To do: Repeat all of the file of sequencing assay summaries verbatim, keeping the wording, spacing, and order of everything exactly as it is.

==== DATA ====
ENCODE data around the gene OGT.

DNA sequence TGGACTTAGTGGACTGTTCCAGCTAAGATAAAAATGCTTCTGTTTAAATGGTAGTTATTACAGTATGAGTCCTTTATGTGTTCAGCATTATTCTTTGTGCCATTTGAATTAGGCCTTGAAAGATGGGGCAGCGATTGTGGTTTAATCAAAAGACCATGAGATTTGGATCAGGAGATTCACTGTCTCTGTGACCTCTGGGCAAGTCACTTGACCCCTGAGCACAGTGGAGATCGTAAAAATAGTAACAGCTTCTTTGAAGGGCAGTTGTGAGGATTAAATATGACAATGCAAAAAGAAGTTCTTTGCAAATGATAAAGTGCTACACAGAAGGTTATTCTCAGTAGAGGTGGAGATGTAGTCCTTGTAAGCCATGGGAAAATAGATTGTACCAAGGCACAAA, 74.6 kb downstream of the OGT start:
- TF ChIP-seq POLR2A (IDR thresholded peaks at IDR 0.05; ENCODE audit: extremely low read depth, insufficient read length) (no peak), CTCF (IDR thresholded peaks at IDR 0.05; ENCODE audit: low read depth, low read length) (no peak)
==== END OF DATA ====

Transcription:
ENCODE data around the gene OGT.

DNA sequence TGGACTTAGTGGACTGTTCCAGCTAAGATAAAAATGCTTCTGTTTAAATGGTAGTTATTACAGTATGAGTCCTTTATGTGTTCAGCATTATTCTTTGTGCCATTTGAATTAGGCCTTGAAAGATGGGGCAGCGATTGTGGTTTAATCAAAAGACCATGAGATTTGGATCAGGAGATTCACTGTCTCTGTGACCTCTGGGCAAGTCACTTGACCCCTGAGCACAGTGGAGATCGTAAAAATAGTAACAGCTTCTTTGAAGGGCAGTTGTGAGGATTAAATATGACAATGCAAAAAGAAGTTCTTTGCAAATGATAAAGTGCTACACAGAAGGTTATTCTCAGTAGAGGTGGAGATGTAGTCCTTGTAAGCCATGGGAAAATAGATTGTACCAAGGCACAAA, 74.6 kb downstream of the OGT start:
- TF ChIP-seq POLR2A (IDR thresholded peaks at IDR 0.05; ENCODE audit: extremely low read depth, insufficient read length) (no peak), CTCF (IDR thresholded peaks at IDR 0.05; ENCODE audit: low read depth, low read length) (no peak)